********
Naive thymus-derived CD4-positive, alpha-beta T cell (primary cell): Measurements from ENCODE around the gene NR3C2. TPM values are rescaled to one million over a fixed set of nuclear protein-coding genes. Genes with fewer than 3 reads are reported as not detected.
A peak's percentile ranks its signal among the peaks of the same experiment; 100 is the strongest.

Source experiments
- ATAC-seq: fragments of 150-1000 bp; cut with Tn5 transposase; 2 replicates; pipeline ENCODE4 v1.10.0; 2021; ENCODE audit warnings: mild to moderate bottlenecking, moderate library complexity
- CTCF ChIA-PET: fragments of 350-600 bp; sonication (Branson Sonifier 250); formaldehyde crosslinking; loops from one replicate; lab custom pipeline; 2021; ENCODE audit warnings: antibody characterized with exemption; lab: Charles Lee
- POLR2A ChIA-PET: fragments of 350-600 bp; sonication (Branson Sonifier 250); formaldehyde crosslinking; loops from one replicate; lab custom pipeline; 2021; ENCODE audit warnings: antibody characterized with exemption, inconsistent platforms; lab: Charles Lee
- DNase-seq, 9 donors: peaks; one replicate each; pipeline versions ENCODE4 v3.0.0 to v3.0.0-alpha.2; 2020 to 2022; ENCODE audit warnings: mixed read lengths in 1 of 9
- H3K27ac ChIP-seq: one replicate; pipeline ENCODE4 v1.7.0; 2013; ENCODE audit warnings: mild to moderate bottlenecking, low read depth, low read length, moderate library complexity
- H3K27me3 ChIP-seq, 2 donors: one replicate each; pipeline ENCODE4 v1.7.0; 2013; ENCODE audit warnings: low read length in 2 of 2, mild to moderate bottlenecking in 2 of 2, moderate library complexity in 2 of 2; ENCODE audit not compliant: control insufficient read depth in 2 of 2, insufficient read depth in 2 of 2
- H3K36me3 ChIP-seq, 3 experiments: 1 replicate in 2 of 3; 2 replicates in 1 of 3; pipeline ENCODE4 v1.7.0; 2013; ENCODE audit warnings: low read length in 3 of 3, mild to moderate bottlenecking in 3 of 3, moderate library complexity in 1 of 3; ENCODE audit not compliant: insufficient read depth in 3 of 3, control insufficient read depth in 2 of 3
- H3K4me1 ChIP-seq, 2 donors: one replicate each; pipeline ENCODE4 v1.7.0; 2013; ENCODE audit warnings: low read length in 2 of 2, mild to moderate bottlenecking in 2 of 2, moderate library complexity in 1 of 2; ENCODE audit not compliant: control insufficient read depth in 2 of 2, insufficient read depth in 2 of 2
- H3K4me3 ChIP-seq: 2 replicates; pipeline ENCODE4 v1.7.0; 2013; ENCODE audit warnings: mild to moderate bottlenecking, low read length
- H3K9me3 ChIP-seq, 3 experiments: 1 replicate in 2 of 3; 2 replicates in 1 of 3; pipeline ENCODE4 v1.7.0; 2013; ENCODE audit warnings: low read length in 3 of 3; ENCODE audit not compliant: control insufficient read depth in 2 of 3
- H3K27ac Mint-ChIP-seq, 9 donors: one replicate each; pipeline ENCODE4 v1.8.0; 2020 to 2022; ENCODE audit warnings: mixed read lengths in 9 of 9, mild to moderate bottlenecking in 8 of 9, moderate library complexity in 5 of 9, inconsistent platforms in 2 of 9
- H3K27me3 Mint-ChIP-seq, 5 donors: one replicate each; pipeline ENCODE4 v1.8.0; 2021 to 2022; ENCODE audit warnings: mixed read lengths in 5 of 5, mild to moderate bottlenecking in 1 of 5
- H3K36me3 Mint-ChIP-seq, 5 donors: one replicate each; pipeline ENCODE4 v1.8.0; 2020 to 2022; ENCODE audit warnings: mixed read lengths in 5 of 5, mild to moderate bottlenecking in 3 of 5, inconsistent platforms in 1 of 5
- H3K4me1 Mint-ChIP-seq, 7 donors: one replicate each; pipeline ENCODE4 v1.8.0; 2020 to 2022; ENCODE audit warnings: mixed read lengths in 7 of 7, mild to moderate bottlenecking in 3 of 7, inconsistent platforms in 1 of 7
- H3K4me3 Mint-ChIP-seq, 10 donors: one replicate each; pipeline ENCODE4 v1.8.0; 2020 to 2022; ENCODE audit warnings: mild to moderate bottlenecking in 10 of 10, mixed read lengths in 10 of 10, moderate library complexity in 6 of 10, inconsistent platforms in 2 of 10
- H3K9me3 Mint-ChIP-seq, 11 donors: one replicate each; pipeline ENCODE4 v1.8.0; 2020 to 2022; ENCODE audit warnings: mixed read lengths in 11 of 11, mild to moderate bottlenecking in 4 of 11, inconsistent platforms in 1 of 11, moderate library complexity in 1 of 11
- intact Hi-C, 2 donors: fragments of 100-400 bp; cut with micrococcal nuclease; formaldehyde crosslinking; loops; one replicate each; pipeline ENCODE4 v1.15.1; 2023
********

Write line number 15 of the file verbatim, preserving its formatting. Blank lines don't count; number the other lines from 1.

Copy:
- H3K27me3 Mint-ChIP-seq, 5 donors: one replicate each; pipeline ENCODE4 v1.8.0; 2021 to 2022; ENCODE audit warnings: mixed read lengths in 5 of 5, mild to moderate bottlenecking in 1 of 5